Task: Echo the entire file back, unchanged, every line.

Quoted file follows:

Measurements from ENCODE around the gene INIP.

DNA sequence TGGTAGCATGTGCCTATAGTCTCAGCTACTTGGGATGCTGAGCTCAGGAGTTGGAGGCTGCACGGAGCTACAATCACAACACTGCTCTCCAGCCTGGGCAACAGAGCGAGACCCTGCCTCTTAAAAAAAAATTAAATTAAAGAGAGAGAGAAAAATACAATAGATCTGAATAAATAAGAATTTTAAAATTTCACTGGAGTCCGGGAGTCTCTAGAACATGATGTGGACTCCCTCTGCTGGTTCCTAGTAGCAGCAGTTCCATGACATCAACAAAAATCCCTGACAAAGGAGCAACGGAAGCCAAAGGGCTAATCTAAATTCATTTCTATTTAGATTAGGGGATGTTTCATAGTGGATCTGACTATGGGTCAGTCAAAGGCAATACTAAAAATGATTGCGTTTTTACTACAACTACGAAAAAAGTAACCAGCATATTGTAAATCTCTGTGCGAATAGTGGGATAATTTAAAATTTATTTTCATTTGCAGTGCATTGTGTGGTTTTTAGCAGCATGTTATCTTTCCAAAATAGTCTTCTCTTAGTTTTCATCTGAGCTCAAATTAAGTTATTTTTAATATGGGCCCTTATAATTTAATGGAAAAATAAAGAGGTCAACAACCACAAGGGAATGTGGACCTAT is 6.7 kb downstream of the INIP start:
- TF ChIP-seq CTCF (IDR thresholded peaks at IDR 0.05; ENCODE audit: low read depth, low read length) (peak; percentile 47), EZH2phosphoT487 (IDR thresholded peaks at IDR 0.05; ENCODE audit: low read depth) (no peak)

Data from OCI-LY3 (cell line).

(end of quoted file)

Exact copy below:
Measurements from ENCODE around the gene INIP.

DNA sequence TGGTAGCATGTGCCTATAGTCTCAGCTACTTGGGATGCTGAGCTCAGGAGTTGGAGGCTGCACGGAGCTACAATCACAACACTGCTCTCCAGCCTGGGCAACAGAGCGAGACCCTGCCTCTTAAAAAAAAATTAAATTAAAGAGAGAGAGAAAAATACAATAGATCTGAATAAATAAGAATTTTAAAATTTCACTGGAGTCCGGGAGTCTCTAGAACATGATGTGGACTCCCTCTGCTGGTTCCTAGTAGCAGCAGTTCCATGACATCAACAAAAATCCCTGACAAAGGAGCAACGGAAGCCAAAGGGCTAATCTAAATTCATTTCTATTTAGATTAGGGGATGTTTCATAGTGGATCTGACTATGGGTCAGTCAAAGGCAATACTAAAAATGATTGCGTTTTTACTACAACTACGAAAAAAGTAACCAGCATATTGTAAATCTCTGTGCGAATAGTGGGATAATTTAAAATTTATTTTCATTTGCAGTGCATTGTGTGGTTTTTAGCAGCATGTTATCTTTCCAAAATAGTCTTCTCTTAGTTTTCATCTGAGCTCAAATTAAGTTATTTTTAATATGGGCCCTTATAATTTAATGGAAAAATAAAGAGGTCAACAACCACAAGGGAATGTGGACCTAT is 6.7 kb downstream of the INIP start:
- TF ChIP-seq CTCF (IDR thresholded peaks at IDR 0.05; ENCODE audit: low read depth, low read length) (peak; percentile 47), EZH2phosphoT487 (IDR thresholded peaks at IDR 0.05; ENCODE audit: low read depth) (no peak)

Data from OCI-LY3 (cell line).